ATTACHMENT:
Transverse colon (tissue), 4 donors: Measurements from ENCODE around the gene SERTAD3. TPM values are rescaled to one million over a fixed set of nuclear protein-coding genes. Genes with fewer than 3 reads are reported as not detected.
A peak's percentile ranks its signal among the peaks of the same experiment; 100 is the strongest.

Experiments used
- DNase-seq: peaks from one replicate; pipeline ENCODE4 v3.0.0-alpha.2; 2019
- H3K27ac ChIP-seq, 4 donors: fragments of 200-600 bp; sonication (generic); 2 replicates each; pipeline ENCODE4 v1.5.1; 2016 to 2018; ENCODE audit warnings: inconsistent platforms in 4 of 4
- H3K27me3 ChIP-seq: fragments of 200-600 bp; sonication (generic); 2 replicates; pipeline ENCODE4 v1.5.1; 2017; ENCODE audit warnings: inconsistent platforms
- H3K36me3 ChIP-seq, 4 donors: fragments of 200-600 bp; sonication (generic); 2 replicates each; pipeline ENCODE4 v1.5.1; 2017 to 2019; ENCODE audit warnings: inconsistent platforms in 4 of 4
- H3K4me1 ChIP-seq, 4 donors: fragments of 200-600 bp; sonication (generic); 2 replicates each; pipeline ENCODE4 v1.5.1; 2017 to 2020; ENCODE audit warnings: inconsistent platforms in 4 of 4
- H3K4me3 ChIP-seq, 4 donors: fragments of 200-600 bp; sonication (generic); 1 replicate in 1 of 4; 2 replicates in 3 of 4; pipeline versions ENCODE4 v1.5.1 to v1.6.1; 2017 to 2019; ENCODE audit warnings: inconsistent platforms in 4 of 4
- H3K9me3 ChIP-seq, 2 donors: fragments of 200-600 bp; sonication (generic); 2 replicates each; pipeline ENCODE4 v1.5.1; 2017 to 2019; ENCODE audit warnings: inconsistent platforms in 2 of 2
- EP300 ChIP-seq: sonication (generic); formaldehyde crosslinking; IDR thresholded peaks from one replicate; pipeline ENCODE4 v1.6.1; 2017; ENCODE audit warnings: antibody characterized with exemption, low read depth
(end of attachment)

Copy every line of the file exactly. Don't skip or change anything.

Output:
Transverse colon (tissue), 4 donors: Measurements from ENCODE around the gene SERTAD3. TPM values are rescaled to one million over a fixed set of nuclear protein-coding genes. Genes with fewer than 3 reads are reported as not detected.
A peak's percentile ranks its signal among the peaks of the same experiment; 100 is the strongest.

Experiments used
- DNase-seq: peaks from one replicate; pipeline ENCODE4 v3.0.0-alpha.2; 2019
- H3K27ac ChIP-seq, 4 donors: fragments of 200-600 bp; sonication (generic); 2 replicates each; pipeline ENCODE4 v1.5.1; 2016 to 2018; ENCODE audit warnings: inconsistent platforms in 4 of 4
- H3K27me3 ChIP-seq: fragments of 200-600 bp; sonication (generic); 2 replicates; pipeline ENCODE4 v1.5.1; 2017; ENCODE audit warnings: inconsistent platforms
- H3K36me3 ChIP-seq, 4 donors: fragments of 200-600 bp; sonication (generic); 2 replicates each; pipeline ENCODE4 v1.5.1; 2017 to 2019; ENCODE audit warnings: inconsistent platforms in 4 of 4
- H3K4me1 ChIP-seq, 4 donors: fragments of 200-600 bp; sonication (generic); 2 replicates each; pipeline ENCODE4 v1.5.1; 2017 to 2020; ENCODE audit warnings: inconsistent platforms in 4 of 4
- H3K4me3 ChIP-seq, 4 donors: fragments of 200-600 bp; sonication (generic); 1 replicate in 1 of 4; 2 replicates in 3 of 4; pipeline versions ENCODE4 v1.5.1 to v1.6.1; 2017 to 2019; ENCODE audit warnings: inconsistent platforms in 4 of 4
- H3K9me3 ChIP-seq, 2 donors: fragments of 200-600 bp; sonication (generic); 2 replicates each; pipeline ENCODE4 v1.5.1; 2017 to 2019; ENCODE audit warnings: inconsistent platforms in 2 of 2
- EP300 ChIP-seq: sonication (generic); formaldehyde crosslinking; IDR thresholded peaks from one replicate; pipeline ENCODE4 v1.6.1; 2017; ENCODE audit warnings: antibody characterized with exemption, low read depth